Though the specifics differ from country to country, education is offered in Africa from pre-primary to higher education in conjunction with vocational and career targeted learning.
The Association for Development of Education in Africa (ADEA) highlights the sacrificial attitude of parents who are willing to spend a sizable chunk of their earnings towards school-related matters. This speaks to a fertile ground for investments in education in Africa.
Impact Of Covid-19 On Education In Africa.
The advent of the Coronavirus in Africa prompted a swift response by a number of governments to immediately issue lockdowns and curfews. The fear of this unknown disease alarmed many administrations, and only now are many opening up to a return for normalcy. What this means is that many schools are opening up to resume everyday activities.
According to a UN report, closure of schools and other learning spaces, has impacted 94 percent of the world’s student population, up to 99 percent in low and lower to middle-income countries.
For parents and schools with the capacity to do so, learning continued through digital media, through the concept of learn from home, as opposed to work from home. This was not the case however for the majority of students on the continent, especially those in the less affluent and rural areas.
An in-depth look at the African landscape will reveal that only 43% of the population has access to electricity. With an internet penetration of 39.3%, access to digital-based education is at very low levels. This means that a significant portion of learners were unable to access learning through digital means, leaving millions without access to basic universal education.
Some countries employed strategies such as radio broadcast lessons, which have limited scope in terms of teacher-learner interaction which reduces positive learner outcomes. The pandemic led to disruption in education for some learners who have not been learning due to resource challenges.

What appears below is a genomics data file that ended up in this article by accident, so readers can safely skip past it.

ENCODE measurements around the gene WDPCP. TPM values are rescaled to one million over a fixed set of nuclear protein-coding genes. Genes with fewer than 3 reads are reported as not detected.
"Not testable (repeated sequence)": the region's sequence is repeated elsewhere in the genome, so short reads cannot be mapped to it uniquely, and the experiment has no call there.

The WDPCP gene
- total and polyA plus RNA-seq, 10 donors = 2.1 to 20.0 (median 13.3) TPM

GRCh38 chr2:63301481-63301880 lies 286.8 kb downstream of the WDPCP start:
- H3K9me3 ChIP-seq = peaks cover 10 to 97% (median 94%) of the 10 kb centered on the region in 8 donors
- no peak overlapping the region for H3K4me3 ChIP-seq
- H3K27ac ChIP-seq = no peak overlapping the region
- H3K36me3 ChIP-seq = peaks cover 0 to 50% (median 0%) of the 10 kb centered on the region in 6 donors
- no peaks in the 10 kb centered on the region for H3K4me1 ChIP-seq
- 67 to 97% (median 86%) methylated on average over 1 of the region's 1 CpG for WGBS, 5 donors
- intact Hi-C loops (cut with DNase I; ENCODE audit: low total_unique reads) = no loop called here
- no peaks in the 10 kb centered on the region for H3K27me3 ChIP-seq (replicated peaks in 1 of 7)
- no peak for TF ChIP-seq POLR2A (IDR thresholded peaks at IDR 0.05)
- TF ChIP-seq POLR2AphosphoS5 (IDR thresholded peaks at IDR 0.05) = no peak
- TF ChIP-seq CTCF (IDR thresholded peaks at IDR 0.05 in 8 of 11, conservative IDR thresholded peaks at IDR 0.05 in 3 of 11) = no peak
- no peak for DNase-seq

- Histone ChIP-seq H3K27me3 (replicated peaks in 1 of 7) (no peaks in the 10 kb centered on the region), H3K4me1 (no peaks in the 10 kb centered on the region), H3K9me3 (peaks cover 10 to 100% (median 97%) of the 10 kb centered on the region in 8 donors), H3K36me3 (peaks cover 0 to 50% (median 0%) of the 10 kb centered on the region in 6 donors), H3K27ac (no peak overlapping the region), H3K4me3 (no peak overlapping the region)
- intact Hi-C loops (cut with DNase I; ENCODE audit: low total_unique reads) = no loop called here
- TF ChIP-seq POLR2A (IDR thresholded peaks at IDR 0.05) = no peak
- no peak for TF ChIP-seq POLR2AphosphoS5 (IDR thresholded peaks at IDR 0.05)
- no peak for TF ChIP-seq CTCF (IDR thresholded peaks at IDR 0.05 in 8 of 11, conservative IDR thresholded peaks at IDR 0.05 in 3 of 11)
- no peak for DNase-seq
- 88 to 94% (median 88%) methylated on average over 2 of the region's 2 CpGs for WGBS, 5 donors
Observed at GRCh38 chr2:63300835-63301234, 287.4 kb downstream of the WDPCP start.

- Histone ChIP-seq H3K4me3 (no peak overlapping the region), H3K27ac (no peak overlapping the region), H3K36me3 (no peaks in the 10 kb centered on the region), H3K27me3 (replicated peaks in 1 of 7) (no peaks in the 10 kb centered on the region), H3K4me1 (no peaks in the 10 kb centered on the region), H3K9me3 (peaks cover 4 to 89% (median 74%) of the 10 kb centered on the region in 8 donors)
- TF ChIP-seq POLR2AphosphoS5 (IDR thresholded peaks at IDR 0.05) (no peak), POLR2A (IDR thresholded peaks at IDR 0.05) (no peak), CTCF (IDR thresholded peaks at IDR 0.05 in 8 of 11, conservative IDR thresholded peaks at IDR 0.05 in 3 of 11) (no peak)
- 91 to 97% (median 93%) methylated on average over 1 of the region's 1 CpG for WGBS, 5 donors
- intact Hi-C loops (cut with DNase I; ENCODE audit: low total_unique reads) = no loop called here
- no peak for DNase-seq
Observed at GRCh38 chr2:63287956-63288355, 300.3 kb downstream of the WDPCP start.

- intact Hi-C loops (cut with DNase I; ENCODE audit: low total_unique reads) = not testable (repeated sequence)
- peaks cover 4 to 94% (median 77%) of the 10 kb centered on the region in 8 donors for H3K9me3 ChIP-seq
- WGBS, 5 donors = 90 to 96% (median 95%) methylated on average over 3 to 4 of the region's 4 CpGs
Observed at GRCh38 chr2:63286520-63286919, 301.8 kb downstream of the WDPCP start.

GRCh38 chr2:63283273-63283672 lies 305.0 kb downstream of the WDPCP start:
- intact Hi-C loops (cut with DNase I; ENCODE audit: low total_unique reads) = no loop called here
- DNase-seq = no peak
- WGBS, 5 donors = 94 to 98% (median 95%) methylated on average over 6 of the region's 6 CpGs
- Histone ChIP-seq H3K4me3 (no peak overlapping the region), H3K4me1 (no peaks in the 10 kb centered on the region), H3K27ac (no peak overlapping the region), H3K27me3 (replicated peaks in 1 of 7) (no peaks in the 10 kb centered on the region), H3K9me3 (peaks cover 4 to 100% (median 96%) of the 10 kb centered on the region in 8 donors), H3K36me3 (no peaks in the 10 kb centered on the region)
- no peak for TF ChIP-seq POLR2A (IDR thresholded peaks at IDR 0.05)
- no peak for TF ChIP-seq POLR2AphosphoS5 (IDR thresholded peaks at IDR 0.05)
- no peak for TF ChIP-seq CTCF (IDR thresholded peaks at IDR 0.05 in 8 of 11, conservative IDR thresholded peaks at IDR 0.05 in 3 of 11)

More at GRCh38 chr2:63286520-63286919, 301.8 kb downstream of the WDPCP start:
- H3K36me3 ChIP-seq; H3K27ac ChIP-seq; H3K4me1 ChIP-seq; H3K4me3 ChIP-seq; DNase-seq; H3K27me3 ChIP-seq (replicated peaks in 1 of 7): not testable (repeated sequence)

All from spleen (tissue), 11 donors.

The glaring inequalities in the access to education were further widened by the COVID -19 induced disruptions.
The silver lining of the COVID- 19 nightmare can be found in the innovative response to education. Many governments implemented learning websites, radio, and TV programs aimed at continuing education outside of the school setting. Some private companies joined in the innovative learning process for example Econet Zimbabwe opened up their Akello learning platforms for free online lessons to exam candidates. Similarly, Strathmore University in Nariobi, Kenya quickly adopted online education as a means to tackle this issue.
A Post COVID Outlook On The Business Of Education In Africa
This new–found adaptation of technology in education has the potential to create a breeding ground for viable “ed–tech“ innovations. For example, the incorporation of blockchain technology in education to create a platform for examining and recording learners’ performance could be an area of forward-thinking which technology companies and investors can position themselves in. Also, embracing technology in the way that educators are trained is imperative in improving the future of education in Africa.
The coronavirus scourge has brought to the fore the need for governments and the private sector to work together to foster improving outcomes in education. The education sector no longer remains a charitable case but is a legitimate investment channel through which emerging market investors can reap long term rewards.
By 2050, Africa’s current population of one billion is projected to have more than doubled to 2.3 billion. With governments struggling to meet the educational needs of their people at present, it can be argued that the increasing population presents a need for larger private sector collaboration in the provision of education in Africa. This highlights the growing market for investment in education. Creating business models around social impact with a profit agenda will benefit investors in Africa’s education sector, while adding value to the brains of African youth!
By Eveylyn Shumba